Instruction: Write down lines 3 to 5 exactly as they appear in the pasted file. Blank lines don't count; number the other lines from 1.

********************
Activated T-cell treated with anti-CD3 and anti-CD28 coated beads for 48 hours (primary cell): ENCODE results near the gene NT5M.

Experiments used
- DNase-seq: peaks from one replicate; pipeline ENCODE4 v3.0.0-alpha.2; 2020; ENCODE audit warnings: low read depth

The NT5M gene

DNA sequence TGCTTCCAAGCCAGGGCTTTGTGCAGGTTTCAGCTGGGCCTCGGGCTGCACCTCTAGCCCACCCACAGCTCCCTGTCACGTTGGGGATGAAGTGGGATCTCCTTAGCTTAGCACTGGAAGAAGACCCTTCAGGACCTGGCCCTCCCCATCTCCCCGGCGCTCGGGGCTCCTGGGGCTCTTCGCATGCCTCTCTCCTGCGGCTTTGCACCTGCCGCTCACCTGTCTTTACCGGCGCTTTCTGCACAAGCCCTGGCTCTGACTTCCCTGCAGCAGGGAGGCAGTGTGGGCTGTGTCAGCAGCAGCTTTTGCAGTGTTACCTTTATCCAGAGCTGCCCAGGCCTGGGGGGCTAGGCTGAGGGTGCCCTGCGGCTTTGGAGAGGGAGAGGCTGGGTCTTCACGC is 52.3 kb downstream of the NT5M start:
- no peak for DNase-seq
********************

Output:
- DNase-seq: peaks from one replicate; pipeline ENCODE4 v3.0.0-alpha.2; 2020; ENCODE audit warnings: low read depth

The NT5M gene

DNA sequence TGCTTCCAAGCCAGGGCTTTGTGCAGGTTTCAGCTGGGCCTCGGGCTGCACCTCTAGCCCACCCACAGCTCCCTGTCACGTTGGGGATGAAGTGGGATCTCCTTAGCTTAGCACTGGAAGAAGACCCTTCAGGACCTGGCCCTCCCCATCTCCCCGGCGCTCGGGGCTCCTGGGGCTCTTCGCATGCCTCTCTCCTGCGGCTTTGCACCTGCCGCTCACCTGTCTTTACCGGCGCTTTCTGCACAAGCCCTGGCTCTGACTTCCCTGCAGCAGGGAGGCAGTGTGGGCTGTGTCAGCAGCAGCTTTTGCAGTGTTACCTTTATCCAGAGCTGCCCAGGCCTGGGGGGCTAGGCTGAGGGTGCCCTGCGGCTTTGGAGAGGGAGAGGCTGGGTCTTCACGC is 52.3 kb downstream of the NT5M start: